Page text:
Estimation of sea ice thickness distributions through the combination of snow depth and satellite laser altimetry data
Article first published online: 8 OCT 2009
Copyright 2009 by the American Geophysical Union.
Journal of Geophysical Research: Oceans (1978–2012)
Volume 114, Issue C10, October 2009
How to Cite
2009), Estimation of sea ice thickness distributions through the combination of snow depth and satellite laser altimetry data, J. Geophys. Res., 114, C10007, doi:10.1029/2009JC005292., , , , , , and (
- Issue published online: 8 OCT 2009
- Article first published online: 8 OCT 2009
- Manuscript Accepted: 30 JUL 2009
- Manuscript Revised: 21 JUN 2009
- Manuscript Received: 23 JAN 2009
- sea ice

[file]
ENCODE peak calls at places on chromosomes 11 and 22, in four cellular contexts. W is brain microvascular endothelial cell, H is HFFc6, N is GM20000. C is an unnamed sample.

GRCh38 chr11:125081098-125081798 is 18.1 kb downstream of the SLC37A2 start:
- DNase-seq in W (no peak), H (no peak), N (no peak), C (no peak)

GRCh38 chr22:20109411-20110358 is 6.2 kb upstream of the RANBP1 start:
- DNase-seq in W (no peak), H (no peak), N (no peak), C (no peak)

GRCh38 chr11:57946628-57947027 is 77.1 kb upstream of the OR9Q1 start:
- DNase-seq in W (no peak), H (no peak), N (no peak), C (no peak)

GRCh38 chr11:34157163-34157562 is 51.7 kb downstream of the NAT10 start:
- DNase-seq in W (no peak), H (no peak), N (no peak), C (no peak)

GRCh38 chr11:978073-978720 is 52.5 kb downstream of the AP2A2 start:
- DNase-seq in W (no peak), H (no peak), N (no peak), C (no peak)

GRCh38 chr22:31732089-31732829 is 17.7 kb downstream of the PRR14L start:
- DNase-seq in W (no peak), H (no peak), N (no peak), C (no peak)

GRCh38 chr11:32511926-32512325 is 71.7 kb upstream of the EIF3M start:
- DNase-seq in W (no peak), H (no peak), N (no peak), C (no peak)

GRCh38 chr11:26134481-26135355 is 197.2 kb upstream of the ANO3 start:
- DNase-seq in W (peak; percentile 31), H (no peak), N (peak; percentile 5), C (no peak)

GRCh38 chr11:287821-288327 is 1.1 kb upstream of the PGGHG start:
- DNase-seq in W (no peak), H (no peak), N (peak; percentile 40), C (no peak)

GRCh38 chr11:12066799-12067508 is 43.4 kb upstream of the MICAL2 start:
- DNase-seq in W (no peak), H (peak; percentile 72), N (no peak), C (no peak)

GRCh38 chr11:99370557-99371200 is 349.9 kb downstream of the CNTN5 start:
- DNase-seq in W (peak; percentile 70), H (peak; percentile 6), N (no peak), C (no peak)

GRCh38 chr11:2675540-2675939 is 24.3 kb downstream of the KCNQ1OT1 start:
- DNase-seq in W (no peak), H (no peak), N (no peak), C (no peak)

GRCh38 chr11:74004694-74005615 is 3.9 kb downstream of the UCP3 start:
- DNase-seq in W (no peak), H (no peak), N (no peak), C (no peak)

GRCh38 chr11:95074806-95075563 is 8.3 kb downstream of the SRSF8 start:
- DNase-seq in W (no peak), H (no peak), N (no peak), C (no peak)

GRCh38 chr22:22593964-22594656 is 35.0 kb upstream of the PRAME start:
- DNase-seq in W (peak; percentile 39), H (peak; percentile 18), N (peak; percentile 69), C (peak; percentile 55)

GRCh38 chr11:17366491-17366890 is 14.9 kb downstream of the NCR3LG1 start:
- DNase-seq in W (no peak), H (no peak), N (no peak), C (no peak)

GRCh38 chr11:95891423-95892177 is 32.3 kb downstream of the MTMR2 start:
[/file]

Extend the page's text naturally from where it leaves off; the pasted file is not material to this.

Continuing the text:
Combinations of sea ice freeboard and snow depth measurements from satellite data have the potential to provide a means to derive global sea ice thickness values. However, large differences in spatial coverage and resolution between the measurements lead to uncertainties when combining the data. High-resolution airborne laser altimeter retrievals of snow-ice freeboard and passive microwave retrievals of snow depth taken in March 2006 provide insight into the spatial variability of these quantities as well as optimal methods for combining high-resolution satellite altimeter measurements with low-resolution snow depth data. The aircraft measurements show a relationship between freeboard and snow depth for thin ice allowing the development of a method for estimating sea ice thickness from satellite laser altimetry data at their full spatial resolution. This method is used to estimate snow and ice thicknesses for the Arctic basin through the combination of freeboard data from ICESat, snow depth data over first-year ice from AMSR-E, and snow depth over multiyear ice from climatological data. Due to the nonlinear dependence of heat flux on ice thickness, the impact on heat flux calculations when maintaining the full resolution of the ICESat data for ice thickness estimates is explored for typical winter conditions. Calculations of the basin-wide mean heat flux and ice growth rate using snow and ice thickness values at the ∼70 m spatial resolution of ICESat are found to be approximately one-third higher than those calculated from 25-km mean ice thickness values.